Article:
By understanding and implementing the Three Ways, organizations can improve collaboration, feedback, and continuous improvement, leading to better outcomes and more efficient processes. In other words, they help to bring true ownership and end-to-end responsibility to the teams. Or, as Amazon CTO Werner Vogels stated, "You build it, you run it." The fewer dependencies a team encounters while creating value, the better outcomes we see in practice.

Keep CALMS, build your DevOps practices

CALMS is a widely accepted acronym used in DevOps that stands for Culture, Automation, Lean, Measurement, and Sharing. When applied together in the right balance, the CALMS pillars provide a solid framework to guide organizations in adopting the Three Ways and integrate the corresponding DevOps practices in their ecosystem:

  • Culture refers to creating a culture of collaboration, empathy, trust, and continuous learning within the organization.
  • Automation refers to relentlessly automating processes and workflows to improve efficiency and reduce the risk of human error.
  • Lean refers to the methodological foundation of Lean (and Agile) ways of working, such as eliminating waste and focusing on customer value and flow.
  • Measurement refers to using data (evidence) and metrics to measure the effectiveness of products, services, processes, and practices and identify areas for improvement.
  • Sharing refers to promoting knowledge sharing and collaboration between teams and individuals within the organization.

Culture: Fostering Empathy, Collaboration and Shared Responsibility

There is a reason why CALMS starts with Culture. Culture is the very foundation of the DevOps philosophy, emphasizing a shift towards collaboration, shared responsibility, and breaking down organizational silos. This cultural transformation is not confined to development and operations teams but extends to business stakeholders, users, security experts, and suppliers. It comprises a mindset that values communication, empathy, and a collective commitment to delivering value to end-users.

Encouraging a DevOps culture involves fostering transparency and open communication channels between different teams and departments. Business units are integrated into the development process, ensuring that IT initiatives align with organizational goals. The essence of a DevOps culture is to improve the speed, quality, and reliability of product and service delivery by breaking down silos between teams and promoting a culture of shared responsibility.

Focusing on these cultural aspects will enable faster value delivery, improved quality and reliability, enhanced agility in responding to changing business needs, and increased team collaboration and teamwork. Additionally, DevOps culture can help organizations reduce costs and improve efficiency by automating repetitive tasks and streamlining processes.

Automation: Minimizing Manual Work and Streamlining Workflows for Efficiency

Automation is the engine that powers the DevOps machine, enabling organizations to streamline workflows, reduce manual errors, and accelerate delivery timelines. From code development to deployment and monitoring, automation tools play a pivotal role in achieving continuous discovery, integration, delivery, and deployment.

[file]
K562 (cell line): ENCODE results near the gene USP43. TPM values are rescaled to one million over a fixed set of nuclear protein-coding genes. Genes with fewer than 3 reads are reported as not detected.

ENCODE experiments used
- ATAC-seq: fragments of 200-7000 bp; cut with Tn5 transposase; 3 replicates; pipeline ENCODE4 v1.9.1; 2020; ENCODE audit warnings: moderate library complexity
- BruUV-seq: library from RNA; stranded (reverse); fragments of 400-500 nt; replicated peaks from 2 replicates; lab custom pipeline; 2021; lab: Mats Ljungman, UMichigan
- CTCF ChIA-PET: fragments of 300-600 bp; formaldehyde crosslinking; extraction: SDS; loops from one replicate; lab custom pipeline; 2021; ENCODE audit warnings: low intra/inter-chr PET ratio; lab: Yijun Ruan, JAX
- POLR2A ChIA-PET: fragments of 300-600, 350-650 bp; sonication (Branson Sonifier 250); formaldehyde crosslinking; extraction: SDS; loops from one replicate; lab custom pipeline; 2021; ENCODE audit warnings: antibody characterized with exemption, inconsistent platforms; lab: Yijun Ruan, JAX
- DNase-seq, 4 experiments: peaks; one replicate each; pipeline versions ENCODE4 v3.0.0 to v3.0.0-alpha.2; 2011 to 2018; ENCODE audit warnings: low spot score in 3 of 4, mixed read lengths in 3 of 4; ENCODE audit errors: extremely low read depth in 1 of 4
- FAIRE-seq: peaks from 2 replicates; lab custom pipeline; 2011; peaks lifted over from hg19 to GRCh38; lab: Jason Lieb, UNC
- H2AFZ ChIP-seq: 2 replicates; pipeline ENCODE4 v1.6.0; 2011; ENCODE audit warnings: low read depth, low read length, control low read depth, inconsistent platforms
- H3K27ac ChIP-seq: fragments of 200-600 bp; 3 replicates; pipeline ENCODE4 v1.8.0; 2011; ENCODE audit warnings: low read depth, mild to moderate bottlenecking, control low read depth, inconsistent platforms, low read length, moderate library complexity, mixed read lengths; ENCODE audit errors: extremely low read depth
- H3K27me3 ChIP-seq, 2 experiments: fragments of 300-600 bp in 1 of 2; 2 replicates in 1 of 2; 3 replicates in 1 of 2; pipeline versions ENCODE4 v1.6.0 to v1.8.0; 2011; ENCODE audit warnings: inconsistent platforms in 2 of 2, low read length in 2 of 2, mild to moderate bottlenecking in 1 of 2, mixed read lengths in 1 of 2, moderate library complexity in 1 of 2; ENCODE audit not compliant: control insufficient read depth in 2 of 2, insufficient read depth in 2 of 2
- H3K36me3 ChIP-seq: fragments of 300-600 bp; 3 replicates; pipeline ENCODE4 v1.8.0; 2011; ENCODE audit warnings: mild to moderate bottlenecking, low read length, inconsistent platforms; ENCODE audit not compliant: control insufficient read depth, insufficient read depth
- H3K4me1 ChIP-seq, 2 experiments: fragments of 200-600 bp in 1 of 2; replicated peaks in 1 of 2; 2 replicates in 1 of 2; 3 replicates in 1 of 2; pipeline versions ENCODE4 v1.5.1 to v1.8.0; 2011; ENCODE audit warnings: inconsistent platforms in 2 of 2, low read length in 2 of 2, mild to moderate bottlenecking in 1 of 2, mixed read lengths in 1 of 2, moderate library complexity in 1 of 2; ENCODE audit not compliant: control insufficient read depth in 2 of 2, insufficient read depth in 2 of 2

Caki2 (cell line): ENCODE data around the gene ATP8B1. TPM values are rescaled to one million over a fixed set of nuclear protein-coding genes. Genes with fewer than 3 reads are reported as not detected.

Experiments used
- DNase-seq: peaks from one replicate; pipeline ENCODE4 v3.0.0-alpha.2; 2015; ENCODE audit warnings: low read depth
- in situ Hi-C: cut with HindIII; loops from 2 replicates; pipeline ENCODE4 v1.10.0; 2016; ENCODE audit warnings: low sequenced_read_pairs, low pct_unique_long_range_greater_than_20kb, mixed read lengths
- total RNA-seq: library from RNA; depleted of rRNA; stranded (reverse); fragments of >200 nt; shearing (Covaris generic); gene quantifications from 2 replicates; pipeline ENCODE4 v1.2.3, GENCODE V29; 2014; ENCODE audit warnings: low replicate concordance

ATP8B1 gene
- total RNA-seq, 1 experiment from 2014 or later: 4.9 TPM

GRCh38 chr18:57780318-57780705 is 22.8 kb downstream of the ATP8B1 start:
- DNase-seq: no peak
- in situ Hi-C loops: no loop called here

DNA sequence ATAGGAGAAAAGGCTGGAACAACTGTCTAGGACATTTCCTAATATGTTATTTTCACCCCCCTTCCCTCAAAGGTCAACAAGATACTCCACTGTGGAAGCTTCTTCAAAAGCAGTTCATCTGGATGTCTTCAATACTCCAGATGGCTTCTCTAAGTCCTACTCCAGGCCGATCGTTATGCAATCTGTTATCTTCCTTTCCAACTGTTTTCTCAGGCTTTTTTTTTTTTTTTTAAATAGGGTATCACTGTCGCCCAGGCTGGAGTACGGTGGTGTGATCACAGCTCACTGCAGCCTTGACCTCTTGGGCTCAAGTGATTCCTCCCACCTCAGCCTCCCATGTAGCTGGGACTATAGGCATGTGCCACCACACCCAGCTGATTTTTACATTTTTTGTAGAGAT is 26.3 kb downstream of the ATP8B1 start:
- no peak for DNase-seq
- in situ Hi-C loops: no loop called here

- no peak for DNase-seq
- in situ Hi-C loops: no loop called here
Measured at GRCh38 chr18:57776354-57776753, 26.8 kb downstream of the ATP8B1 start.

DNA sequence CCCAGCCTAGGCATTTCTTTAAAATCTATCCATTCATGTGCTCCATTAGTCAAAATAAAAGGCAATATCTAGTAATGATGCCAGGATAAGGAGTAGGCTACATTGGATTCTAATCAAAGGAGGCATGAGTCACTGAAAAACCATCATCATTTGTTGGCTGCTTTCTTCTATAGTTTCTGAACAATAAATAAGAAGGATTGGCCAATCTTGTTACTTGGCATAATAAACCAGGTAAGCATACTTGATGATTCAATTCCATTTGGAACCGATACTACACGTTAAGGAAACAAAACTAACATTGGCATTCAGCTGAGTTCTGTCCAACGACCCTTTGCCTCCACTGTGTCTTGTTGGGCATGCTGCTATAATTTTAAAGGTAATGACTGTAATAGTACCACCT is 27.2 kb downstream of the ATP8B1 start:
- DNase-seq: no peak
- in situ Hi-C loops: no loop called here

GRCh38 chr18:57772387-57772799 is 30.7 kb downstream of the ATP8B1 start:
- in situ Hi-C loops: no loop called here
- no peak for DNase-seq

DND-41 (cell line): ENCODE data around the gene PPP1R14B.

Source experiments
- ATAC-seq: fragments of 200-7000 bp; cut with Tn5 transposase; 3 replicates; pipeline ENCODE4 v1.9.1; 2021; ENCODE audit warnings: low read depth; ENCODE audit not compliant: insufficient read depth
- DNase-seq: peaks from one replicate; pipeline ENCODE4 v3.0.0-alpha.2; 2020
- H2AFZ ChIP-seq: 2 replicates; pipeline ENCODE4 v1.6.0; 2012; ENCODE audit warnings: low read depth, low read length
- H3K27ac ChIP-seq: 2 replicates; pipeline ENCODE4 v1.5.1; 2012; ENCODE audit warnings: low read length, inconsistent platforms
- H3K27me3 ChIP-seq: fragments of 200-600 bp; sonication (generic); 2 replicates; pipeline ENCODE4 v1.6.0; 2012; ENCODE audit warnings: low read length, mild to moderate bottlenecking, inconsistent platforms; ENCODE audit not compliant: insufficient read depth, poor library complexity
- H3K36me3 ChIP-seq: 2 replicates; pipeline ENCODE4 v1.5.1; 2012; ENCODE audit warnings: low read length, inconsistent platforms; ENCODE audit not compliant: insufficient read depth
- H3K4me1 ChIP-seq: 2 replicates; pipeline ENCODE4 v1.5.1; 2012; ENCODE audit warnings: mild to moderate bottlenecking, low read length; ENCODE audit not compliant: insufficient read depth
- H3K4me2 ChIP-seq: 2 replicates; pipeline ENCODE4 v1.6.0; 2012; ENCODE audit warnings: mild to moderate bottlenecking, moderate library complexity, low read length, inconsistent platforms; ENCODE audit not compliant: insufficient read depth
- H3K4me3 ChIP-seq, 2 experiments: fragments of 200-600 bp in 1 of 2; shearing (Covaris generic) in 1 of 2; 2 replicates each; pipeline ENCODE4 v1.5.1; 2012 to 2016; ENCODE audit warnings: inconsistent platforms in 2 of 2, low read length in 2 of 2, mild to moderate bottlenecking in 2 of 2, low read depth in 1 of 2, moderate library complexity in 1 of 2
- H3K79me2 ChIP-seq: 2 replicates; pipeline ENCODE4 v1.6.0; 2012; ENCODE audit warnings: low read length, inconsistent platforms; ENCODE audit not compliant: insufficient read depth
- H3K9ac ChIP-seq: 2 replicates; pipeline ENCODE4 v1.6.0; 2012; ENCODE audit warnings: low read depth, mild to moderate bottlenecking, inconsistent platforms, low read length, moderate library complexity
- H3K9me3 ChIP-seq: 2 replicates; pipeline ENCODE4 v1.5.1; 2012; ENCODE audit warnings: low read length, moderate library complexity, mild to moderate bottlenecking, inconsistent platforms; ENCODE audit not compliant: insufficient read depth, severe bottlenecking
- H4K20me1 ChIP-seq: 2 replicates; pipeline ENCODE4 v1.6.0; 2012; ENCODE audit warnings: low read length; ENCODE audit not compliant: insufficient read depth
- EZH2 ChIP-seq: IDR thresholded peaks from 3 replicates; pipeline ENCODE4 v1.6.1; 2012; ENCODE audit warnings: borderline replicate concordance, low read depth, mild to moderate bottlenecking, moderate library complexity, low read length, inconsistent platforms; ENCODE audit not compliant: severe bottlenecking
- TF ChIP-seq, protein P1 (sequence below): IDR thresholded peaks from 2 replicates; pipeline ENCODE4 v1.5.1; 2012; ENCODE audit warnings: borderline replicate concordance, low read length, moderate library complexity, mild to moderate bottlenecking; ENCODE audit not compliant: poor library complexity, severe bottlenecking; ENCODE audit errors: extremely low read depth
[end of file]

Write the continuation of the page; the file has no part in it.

Automated testing ensures that code changes are thoroughly evaluated, reducing the likelihood of introducing defects into the production environment. Continuous Integration pipelines automate the build and integration processes, providing a consistent and reliable foundation for deployments. Automated deployment tools facilitate the seamless and repeatable deployment of applications, minimizing downtime and increasing overall efficiency.

Besides that, countless other technology solutions address relevant tasks such as version control, release management, container orchestration, infrastructure provisioning, knowledge management, experience measurement, monitoring, and observability.

Lean: Focus on Value, Eliminate Waste and Optimize Flow

Lean and Agile are at the heart of the DevOps way of working. The digital organization heavily relies on the Agile and Lean principles and practices to cope with their volatile, unpredictable environment. Whether the teams use Scrum or Kanban or whichever instrument to manage their work(flow), key DevOps working characteristics entail an obsessive focus on value, flow, and resilience.

If you are part of a Scrum team involved in developing a new product for your organization and have difficulty obtaining feedback from the product increments you have put into production already. In that case, you may consider using pair work, observability, or experience measurement to gather the required feedback. In doing so, Lean practices like visual management, value stream mapping, and Kaizen can effectively apply these practices by removing bottlenecks or reducing manual efforts in gathering the required feedback. Similarly, if you are a Service Desk agent dealing with customers daily, you surely would be excited about the efficient collaboration and workflow between the resolution groups working on complex incidents or with continuous feedback loops of experience data used to create happy customers and users.

Essential in applying Lean and/or Agile ways of working is the notion and understanding that not all contexts are equal. If your team operates in a predominantly predictable environment with standard working procedures, your need to apply agile approaches will be quite different from product development teams dealing with high levels of uncertainty and volatility. Consequently, the latter team will more likely benefit from agile principles and frameworks like incremental development, timeboxing, or Scrum. Similarly, teams with a predictable and stable context would be helped more with Lean improvements to support standardization and automation of their repetitive tasks and workflows.